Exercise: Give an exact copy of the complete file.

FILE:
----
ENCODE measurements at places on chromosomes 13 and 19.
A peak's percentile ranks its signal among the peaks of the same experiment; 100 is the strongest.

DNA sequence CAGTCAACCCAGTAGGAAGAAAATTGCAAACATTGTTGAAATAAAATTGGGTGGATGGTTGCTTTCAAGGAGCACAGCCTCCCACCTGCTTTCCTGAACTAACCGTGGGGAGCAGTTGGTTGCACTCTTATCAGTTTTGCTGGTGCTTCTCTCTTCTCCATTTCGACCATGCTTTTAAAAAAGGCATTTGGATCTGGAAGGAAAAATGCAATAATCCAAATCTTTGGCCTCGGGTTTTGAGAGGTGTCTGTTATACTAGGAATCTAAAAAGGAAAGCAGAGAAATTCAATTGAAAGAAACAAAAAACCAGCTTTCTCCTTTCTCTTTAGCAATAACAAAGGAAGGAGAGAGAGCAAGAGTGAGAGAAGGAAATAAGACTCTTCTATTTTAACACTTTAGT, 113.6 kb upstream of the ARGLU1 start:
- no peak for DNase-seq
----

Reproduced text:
ENCODE measurements at places on chromosomes 13 and 19.
A peak's percentile ranks its signal among the peaks of the same experiment; 100 is the strongest.

DNA sequence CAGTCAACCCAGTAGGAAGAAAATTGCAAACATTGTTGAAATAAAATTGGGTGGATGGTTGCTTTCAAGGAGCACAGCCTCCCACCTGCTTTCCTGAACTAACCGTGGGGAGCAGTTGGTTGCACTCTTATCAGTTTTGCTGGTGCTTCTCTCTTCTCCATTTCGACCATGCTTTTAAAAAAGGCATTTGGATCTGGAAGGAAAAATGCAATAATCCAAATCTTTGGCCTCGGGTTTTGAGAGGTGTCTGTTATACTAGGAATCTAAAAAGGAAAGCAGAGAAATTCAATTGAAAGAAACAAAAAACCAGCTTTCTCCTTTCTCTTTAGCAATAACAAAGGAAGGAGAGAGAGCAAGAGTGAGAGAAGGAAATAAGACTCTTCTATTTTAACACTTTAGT, 113.6 kb upstream of the ARGLU1 start:
- no peak for DNase-seq